East Coast Road: Watch your speed. That’s a highway, not a runway to fly | Chennai News – Times of India

In February, Union minister for road transport and highways Nitin Gadkari inaugurated an advanced traffic management system along East Coast Road to reduce accidents.
The Rs 8.6-crore project set up by the state government included an Automatic Speed Enforcement System (ASES), an Automatic Video Incident Detection System (AVIDS) and a Vehicle-Activated Speed Signs (VASS) —all meant to detect any speeding vehicle or an accident along the 33-km stretch between Akkarai and Mamallapuram and alert the control room at Uthandi toll gate for police to reach the spot soon.
Around a dozen poles with high definition (HD) cameras were installed by Ador, a private firm chosen by the government. But the control centre in Uthandi was shut, when TOI visited the spot last week.
As per the rules, no vehicle can travel more than 80 km per hour (kmph) on ECR. VASS boards, installed on roadsides and medians, warn drivers about excess speed and pick up 8-10 violations every hour.
But there is no follow-up action on speed violations as no alerts are passed on to police through the control room and violators continue to go scot-free. Official data shows that 90% of the nearly 50 accidents reported on ECR between Mamallapuram and Akkarai every year are caused by speeding.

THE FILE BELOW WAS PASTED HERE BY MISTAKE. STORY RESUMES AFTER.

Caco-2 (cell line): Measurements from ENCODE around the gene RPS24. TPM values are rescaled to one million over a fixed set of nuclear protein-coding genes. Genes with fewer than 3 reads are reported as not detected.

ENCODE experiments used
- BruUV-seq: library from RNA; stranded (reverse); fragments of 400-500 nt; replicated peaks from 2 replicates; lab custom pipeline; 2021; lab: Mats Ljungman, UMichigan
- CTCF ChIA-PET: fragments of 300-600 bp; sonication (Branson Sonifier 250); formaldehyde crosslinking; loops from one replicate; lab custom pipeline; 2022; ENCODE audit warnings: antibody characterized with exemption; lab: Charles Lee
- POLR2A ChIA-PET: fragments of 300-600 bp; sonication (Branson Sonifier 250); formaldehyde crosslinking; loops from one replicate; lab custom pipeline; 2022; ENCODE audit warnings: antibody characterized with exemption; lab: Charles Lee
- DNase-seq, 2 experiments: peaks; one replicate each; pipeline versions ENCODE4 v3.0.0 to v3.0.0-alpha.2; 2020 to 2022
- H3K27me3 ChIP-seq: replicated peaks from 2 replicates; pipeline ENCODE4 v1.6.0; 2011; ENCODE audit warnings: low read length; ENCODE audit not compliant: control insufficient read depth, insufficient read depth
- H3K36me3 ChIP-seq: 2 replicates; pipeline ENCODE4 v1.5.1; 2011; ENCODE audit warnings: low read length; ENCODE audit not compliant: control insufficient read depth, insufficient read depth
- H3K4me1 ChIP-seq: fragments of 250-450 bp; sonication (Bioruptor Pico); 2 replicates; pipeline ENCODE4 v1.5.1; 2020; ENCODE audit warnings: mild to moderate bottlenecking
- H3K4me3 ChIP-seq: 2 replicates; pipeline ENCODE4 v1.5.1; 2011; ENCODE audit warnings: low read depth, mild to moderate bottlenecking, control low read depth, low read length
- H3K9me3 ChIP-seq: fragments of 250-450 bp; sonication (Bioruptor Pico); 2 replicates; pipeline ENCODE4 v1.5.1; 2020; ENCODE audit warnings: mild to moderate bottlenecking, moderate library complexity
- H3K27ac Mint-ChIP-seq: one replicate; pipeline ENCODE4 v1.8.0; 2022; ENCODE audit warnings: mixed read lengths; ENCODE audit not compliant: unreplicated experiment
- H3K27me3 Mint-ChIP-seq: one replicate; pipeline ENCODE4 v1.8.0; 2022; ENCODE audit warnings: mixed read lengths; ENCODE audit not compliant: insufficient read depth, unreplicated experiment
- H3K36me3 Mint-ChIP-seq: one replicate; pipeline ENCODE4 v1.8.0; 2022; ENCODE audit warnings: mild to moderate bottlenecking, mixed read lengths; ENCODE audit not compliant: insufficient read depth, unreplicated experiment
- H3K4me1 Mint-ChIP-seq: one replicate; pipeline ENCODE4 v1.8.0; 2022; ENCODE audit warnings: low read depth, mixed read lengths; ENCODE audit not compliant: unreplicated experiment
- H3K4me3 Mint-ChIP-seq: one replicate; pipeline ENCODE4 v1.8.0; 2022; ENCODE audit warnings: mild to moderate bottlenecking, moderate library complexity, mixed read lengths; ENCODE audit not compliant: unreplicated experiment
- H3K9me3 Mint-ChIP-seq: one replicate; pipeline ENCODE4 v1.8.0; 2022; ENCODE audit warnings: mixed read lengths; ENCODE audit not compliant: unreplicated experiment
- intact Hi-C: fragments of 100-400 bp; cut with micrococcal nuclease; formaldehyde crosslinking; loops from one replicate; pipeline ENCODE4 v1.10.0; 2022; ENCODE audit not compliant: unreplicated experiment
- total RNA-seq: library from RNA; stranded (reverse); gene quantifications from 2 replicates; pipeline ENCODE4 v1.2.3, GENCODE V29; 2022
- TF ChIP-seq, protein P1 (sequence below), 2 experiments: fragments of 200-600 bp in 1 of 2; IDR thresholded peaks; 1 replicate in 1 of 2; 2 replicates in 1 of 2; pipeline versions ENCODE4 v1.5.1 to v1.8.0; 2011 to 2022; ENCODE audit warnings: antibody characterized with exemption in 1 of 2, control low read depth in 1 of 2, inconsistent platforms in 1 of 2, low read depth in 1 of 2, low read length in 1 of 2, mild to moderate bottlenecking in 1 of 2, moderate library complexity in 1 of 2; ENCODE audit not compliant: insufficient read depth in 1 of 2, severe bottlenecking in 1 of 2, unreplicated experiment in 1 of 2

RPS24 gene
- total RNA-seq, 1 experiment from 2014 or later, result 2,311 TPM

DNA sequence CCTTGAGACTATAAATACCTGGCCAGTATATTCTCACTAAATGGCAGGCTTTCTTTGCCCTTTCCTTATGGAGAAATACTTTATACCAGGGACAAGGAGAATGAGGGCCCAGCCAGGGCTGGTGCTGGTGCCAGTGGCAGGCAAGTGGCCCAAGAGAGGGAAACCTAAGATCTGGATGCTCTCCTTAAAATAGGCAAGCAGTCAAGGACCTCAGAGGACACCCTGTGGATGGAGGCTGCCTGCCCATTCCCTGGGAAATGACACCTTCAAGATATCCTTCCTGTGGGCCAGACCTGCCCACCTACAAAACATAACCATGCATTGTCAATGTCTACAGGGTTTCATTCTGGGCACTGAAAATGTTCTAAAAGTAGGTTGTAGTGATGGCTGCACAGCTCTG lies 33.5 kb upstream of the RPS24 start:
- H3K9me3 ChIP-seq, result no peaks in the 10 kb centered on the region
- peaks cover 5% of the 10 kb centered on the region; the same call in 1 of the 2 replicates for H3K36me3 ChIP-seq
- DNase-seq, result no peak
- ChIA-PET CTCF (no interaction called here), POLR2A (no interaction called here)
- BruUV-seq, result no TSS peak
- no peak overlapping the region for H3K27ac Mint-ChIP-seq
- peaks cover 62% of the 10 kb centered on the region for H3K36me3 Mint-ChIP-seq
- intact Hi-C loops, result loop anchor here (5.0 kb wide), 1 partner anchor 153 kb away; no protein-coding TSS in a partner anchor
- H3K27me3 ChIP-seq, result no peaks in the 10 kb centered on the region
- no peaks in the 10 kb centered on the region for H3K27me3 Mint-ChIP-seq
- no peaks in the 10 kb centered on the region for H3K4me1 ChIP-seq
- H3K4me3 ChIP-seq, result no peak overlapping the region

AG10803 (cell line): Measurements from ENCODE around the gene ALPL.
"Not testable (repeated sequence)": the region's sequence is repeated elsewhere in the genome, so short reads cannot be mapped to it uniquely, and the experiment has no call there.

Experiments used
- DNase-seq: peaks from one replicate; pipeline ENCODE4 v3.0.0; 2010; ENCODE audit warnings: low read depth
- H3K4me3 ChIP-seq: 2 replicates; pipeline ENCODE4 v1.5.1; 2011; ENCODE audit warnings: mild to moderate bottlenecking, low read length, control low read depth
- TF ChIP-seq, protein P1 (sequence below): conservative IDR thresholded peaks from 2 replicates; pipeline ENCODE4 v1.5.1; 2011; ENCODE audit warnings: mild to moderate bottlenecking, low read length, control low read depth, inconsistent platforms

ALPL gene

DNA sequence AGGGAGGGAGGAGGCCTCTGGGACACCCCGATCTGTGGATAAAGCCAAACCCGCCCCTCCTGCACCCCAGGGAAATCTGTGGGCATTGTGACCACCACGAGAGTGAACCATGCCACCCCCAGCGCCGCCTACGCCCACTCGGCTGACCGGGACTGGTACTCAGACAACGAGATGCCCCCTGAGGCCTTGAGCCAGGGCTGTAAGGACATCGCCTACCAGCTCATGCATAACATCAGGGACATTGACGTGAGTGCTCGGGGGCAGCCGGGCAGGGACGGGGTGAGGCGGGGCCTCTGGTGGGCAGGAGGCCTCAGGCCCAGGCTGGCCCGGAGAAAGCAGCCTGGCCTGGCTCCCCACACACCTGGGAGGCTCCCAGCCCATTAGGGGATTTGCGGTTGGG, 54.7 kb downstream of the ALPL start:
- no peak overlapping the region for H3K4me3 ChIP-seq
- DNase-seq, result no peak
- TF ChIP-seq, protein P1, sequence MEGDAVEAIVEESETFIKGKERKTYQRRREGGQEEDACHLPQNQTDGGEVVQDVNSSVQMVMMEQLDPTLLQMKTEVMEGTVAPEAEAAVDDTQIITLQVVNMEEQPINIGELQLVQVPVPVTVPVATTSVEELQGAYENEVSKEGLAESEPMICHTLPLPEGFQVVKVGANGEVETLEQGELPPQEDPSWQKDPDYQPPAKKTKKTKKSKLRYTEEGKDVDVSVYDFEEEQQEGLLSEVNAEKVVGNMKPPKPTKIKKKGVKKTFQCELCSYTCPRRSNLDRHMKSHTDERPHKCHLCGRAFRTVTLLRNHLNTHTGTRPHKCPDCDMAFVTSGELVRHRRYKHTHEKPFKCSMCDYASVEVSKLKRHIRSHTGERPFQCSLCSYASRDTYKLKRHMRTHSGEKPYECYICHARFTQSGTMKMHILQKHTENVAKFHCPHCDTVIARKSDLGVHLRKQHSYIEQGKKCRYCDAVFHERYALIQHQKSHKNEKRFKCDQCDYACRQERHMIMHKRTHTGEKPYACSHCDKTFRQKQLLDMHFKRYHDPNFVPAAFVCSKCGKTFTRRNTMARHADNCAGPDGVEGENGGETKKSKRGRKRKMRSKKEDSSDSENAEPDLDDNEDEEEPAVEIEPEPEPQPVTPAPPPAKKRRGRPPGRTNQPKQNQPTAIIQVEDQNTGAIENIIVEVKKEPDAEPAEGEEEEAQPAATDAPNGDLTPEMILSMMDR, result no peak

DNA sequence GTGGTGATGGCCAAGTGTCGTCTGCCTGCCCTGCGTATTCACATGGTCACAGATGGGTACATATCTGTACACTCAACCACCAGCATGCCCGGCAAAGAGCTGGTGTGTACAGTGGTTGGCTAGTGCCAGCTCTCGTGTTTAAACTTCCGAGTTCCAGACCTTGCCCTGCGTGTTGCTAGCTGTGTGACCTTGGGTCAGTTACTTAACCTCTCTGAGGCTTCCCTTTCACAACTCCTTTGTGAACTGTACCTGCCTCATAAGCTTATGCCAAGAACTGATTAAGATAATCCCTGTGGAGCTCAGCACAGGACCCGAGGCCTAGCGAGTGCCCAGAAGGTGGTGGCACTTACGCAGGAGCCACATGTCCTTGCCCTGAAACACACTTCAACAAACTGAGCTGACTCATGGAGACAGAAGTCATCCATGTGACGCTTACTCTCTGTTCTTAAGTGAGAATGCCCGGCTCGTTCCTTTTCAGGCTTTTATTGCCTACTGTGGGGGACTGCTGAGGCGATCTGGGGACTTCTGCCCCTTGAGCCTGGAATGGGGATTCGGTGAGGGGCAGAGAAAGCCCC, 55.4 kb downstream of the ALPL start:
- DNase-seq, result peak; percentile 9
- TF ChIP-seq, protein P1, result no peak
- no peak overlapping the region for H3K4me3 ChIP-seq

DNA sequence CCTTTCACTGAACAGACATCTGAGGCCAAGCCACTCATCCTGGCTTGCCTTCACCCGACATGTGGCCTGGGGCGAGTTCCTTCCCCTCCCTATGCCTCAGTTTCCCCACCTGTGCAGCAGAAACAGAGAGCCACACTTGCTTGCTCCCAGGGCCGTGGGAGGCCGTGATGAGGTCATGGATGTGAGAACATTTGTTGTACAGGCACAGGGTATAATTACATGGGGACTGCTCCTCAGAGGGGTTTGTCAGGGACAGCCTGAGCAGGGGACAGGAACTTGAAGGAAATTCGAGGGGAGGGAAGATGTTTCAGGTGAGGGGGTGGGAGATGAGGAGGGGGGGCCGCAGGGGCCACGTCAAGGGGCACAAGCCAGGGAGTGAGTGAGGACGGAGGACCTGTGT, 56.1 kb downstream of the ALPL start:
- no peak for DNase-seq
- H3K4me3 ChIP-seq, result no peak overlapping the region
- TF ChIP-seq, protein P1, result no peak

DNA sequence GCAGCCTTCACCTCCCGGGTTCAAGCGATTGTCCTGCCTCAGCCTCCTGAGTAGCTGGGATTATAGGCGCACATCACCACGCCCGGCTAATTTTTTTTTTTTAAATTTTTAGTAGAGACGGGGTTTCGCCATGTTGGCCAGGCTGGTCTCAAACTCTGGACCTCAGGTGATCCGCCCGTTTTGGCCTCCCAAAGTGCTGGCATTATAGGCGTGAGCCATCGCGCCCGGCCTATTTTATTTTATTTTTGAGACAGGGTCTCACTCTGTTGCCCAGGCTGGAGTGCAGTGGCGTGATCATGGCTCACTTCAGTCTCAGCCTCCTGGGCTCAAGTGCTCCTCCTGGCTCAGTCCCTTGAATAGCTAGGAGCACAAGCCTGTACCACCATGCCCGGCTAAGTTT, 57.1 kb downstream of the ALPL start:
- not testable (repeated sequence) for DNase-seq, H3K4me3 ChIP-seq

Multiple government sources confirmed that the control centre is yet to become completely functional as some of the components are yet to be installed. They attributed the delay to restricted travel movement of workers from industries in the north due to the lockdown. As of now, the control room is only recording video clips and challans are yet to be generated.
S Kamal Soi, a member of the National Road Safety Council, said that enforcement works only when there is fear of being caught and punished.
“Having display boards for speed alone will not act as a deterrent. The state government should start feeding this white elephant by starting operations at the control and command centre.”
CCTV surveillance cameras, installed by police, can help, at the most, in investigation and help in finding who was at fault or what went wrong after the accident takes place.
Only an effective ASES can save lives, he added. Even civil work (to prevent accidents) has remained incomplete along ECR for years.
In some areas, there are no signages along approach roads to alert motorists of incoming vehicles. Some stretches don’t have adequate lighting and there is stray cattle menace too.
Also, the 66-km stretch between the heritage town of Mamallapuram and Marakkanam is only a two-way road.
A tender for a project to expand this into a four-way road was floated in 2018. Work has just begun on the stretch between Mamallapuram and Vayalur.


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